PORT TOWNSEND — Since last spring, Port Townsend artist Holly Varah has been creating artwork unlike anything she’s done before. And yes, she says, it’s both strange and beautiful.
“For the most part, I’ve held this project very close to my chest. Very few people have seen it,” Varah said.
Her new collection of cyanotype photograms on silk garments, cotton cloth and paper is debuting in December at Northwind Art’s Jeanette Best Gallery. Following Varah’s unveiling of the work at Port Townsend Art Walk on Saturday, these pieces will stay through the month in the gallery at 701 Water St. The venue is open from noon to 5 p.m. Thursdays through Mondays.
There’s nothing unusual about cyanotype, a printing process using chemical compounds and sunlight to print on paper and cloth. Many crafters make prints of flowers and ferns on T-shirts and note cards.
Varah’s work is something else. She prints images of human hair: thick and fine, straight and wavy. On a deep blue field, the hair is silhouetted in white.
“I’ve always had a reverence for hair … as a subject matter, visually, it has always been compelling,” Varah said.
“I’m one of those creative people who will acquire whatever skills I need” to realize an artistic vision.
Another local artist gifted a collection of hair to Varah; then she proceeded to learn how to make the cyanotypes.
“A lot of patience is required, which is not my first skill,” the artist admitted.
“There was a lot of waiting for things to dry, to sublimate,” while Varah loved the scientific nature of the process. She also loves the way it uses sunlight to capture a singular moment in time — on a silk shawl, on a square of paper, on a tunic.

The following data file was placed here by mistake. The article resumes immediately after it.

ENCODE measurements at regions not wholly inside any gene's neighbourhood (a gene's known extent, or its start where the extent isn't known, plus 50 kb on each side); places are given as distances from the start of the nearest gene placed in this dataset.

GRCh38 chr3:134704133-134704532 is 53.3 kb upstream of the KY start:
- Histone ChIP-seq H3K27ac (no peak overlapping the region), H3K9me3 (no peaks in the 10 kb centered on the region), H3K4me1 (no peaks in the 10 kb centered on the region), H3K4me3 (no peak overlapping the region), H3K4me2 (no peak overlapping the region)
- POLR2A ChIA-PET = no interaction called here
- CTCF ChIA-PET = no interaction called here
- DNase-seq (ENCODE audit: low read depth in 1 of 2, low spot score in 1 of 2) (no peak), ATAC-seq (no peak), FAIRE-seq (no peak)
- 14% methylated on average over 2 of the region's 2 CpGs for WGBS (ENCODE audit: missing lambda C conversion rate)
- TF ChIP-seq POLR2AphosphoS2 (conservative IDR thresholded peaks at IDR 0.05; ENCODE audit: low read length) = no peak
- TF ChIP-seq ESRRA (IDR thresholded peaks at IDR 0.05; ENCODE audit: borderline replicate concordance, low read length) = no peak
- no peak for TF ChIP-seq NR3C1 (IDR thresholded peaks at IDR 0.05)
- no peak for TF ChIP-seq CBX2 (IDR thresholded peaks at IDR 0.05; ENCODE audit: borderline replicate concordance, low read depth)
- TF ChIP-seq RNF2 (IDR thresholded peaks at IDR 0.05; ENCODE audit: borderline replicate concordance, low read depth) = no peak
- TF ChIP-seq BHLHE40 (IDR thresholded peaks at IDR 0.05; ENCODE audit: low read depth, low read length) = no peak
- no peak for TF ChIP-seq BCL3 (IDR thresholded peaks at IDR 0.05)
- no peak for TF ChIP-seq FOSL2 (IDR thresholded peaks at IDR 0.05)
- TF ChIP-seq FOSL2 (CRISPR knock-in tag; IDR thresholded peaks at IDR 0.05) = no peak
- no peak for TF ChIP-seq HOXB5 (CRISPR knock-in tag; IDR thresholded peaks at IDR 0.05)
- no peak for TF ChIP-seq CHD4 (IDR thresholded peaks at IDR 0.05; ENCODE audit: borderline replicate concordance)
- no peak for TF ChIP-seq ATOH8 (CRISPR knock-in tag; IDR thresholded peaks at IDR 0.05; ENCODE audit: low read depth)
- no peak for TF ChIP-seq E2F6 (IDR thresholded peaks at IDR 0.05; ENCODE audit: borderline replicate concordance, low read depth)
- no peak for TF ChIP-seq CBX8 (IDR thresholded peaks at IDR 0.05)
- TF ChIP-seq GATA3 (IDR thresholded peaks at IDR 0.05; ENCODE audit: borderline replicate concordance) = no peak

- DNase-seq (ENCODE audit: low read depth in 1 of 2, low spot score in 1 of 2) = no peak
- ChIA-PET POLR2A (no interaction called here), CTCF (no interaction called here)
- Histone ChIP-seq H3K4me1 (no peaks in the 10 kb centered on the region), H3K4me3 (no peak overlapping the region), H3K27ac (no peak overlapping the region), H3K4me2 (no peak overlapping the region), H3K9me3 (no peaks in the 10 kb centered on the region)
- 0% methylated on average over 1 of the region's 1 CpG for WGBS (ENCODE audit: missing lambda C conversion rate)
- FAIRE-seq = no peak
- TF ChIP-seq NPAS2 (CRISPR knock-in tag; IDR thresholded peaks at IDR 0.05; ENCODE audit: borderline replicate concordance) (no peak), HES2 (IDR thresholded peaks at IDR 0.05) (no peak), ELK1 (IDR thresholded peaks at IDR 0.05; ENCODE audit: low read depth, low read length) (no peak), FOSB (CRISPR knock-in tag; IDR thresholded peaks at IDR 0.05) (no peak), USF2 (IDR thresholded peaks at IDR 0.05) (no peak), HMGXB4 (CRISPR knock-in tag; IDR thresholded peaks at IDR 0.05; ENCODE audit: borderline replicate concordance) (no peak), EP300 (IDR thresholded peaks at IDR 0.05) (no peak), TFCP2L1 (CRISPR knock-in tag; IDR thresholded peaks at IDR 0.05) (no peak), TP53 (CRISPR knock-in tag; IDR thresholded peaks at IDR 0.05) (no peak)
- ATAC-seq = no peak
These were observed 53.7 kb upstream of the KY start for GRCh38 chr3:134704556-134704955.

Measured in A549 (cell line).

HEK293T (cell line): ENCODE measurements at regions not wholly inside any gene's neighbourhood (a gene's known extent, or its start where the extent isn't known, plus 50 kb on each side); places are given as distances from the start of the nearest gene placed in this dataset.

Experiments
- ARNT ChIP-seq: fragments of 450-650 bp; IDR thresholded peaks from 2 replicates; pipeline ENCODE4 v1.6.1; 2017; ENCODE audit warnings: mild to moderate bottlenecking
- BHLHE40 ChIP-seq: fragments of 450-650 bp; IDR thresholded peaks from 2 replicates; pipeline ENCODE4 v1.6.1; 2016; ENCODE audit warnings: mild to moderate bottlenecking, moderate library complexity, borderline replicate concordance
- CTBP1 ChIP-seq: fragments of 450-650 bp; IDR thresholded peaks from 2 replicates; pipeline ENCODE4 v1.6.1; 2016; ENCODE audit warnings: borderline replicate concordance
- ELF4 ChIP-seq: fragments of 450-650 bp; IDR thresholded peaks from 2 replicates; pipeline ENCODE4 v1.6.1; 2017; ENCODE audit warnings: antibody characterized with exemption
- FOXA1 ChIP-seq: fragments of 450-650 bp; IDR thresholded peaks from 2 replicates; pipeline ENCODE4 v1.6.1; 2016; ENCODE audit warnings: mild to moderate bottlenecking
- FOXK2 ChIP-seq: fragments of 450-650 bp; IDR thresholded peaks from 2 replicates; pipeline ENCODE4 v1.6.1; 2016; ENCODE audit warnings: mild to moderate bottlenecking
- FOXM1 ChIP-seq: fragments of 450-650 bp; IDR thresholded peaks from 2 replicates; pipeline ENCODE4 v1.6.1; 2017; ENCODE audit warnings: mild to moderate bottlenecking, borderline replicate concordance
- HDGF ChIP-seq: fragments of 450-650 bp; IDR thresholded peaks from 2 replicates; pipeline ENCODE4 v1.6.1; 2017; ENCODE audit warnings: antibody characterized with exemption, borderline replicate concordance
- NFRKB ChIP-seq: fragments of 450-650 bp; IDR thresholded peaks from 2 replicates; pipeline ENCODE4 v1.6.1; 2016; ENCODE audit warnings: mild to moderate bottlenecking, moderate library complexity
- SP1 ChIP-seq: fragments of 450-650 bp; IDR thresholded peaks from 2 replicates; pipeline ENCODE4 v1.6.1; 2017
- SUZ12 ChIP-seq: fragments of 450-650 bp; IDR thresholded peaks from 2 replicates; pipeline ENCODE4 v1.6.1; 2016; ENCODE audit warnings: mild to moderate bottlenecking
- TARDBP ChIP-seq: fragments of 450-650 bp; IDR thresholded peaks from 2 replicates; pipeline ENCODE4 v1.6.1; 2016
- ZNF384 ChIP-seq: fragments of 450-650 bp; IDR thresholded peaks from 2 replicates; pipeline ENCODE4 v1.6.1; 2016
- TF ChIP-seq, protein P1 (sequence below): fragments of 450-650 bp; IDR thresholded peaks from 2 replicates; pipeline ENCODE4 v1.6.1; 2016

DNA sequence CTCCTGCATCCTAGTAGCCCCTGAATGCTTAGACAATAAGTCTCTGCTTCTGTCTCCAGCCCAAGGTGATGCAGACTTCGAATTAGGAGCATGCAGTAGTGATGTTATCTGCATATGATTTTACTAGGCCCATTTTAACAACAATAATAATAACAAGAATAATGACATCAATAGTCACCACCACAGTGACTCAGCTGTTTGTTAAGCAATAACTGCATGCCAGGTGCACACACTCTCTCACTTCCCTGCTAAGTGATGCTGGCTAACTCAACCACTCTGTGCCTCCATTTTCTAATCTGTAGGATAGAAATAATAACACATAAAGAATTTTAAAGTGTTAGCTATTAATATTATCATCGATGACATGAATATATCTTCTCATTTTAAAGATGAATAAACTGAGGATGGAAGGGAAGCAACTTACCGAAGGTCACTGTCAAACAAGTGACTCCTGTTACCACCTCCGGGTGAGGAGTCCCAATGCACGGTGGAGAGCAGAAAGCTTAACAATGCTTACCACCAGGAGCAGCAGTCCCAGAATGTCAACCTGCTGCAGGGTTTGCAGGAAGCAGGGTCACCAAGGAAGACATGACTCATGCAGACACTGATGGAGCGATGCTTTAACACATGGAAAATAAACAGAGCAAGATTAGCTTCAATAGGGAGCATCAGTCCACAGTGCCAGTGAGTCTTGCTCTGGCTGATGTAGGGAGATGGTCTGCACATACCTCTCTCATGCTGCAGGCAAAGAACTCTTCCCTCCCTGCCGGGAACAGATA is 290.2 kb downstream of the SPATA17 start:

Varah was committed to using silk, a material that is both tough and light, for her wearable art pieces.
“I love how it moves,” she said.
A longtime Port Townsend resident, Varah’s art practice has also included jewelry making and an old-fashioned photo booth she set up at the old Cellar Door. She’s likewise versatile in her “day jobs”: tending bar at the Uptown Pub & Grill, working as an apprentice cobbler at Puffin Shoe Repair, and providing infant child care.
This newest project, mixing what she calls the power and magic of hair with silk and sunlight, may make some people uncomfortable, Varah acknowledges.
These images can be alluring and seductive — and unsettling: “We all have that push-pull” when it comes to unusual art.
“I spent a lot of time thinking about that,” she said, adding, “I don’t know if people will like it, and there’s no basis for comparison.”
In any event, she’s very proud of this work, and excited about showing it in the gallery, where it will be surrounded by the work of other local artists.
“I cannot wait,” Varah said.